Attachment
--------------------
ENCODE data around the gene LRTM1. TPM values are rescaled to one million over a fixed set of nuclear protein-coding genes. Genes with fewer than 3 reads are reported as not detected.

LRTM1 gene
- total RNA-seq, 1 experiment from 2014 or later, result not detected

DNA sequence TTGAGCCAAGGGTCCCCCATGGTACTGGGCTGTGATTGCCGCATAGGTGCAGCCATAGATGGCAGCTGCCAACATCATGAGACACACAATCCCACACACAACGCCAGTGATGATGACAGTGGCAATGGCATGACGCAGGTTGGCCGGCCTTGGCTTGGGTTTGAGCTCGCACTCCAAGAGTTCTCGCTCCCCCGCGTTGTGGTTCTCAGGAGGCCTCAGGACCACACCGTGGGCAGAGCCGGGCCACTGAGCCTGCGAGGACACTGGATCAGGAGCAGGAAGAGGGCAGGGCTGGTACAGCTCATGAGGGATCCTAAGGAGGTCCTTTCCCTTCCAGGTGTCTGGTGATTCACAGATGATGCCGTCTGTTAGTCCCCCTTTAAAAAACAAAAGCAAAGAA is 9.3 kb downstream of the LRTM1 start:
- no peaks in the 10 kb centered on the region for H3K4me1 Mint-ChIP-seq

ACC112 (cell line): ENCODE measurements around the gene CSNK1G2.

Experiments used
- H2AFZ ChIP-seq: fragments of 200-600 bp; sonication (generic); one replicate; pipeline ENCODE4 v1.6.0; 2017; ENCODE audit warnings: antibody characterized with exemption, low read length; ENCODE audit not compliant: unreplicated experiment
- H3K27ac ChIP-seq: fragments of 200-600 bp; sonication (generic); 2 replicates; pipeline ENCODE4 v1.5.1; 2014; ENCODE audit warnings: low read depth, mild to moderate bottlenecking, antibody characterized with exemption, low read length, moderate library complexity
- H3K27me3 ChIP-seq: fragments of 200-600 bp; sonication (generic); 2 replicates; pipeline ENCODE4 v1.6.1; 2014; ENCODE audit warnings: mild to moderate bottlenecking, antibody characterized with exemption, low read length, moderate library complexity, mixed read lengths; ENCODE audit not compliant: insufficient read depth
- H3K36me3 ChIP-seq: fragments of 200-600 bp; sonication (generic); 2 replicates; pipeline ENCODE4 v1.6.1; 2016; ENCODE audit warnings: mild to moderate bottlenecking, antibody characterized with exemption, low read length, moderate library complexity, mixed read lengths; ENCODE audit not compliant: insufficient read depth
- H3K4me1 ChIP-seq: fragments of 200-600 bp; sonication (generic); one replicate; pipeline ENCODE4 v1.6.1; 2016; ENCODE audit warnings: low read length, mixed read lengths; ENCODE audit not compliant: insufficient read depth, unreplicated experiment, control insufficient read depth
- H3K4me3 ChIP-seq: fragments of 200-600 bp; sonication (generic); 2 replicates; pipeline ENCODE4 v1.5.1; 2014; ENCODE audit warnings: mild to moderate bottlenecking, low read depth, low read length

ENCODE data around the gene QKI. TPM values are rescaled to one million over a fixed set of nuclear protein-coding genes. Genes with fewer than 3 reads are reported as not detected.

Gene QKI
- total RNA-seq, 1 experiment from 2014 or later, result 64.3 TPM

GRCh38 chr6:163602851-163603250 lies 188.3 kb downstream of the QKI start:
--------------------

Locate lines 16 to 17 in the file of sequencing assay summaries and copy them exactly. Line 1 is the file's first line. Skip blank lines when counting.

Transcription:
- total RNA-seq, 1 experiment from 2014 or later, result 64.3 TPM

GRCh38 chr6:163602851-163603250 lies 188.3 kb downstream of the QKI start: